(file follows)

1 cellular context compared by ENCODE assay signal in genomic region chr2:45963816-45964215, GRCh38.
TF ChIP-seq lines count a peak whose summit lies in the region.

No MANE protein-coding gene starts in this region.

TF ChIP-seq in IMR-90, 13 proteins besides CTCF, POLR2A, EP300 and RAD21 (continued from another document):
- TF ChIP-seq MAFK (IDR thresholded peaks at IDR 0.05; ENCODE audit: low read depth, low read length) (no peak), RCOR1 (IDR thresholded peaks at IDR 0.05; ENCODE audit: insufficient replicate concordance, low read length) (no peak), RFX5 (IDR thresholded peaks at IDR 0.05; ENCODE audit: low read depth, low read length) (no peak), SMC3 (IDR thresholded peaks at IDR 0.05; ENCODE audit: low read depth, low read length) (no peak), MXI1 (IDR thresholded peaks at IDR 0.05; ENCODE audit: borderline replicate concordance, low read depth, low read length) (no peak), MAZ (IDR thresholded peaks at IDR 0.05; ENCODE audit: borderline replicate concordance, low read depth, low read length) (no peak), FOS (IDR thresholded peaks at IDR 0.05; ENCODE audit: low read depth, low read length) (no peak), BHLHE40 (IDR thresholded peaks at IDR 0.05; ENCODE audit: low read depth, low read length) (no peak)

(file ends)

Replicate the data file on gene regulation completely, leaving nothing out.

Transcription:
1 cellular context compared by ENCODE assay signal in genomic region chr2:45963816-45964215, GRCh38.
TF ChIP-seq lines count a peak whose summit lies in the region.

No MANE protein-coding gene starts in this region.

TF ChIP-seq in IMR-90, 13 proteins besides CTCF, POLR2A, EP300 and RAD21 (continued from another document):
- TF ChIP-seq MAFK (IDR thresholded peaks at IDR 0.05; ENCODE audit: low read depth, low read length) (no peak), RCOR1 (IDR thresholded peaks at IDR 0.05; ENCODE audit: insufficient replicate concordance, low read length) (no peak), RFX5 (IDR thresholded peaks at IDR 0.05; ENCODE audit: low read depth, low read length) (no peak), SMC3 (IDR thresholded peaks at IDR 0.05; ENCODE audit: low read depth, low read length) (no peak), MXI1 (IDR thresholded peaks at IDR 0.05; ENCODE audit: borderline replicate concordance, low read depth, low read length) (no peak), MAZ (IDR thresholded peaks at IDR 0.05; ENCODE audit: borderline replicate concordance, low read depth, low read length) (no peak), FOS (IDR thresholded peaks at IDR 0.05; ENCODE audit: low read depth, low read length) (no peak), BHLHE40 (IDR thresholded peaks at IDR 0.05; ENCODE audit: low read depth, low read length) (no peak)